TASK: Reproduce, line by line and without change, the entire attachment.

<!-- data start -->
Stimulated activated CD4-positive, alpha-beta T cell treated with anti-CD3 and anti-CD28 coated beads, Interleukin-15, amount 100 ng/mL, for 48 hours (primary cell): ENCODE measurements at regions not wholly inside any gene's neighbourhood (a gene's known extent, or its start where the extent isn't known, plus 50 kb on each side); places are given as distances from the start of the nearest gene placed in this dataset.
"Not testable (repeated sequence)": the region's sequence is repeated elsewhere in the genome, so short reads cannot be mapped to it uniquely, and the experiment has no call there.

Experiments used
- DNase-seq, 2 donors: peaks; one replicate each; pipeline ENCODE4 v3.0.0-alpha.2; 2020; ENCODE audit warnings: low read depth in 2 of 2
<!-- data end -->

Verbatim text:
Stimulated activated CD4-positive, alpha-beta T cell treated with anti-CD3 and anti-CD28 coated beads, Interleukin-15, amount 100 ng/mL, for 48 hours (primary cell): ENCODE measurements at regions not wholly inside any gene's neighbourhood (a gene's known extent, or its start where the extent isn't known, plus 50 kb on each side); places are given as distances from the start of the nearest gene placed in this dataset.
"Not testable (repeated sequence)": the region's sequence is repeated elsewhere in the genome, so short reads cannot be mapped to it uniquely, and the experiment has no call there.

Experiments used
- DNase-seq, 2 donors: peaks; one replicate each; pipeline ENCODE4 v3.0.0-alpha.2; 2020; ENCODE audit warnings: low read depth in 2 of 2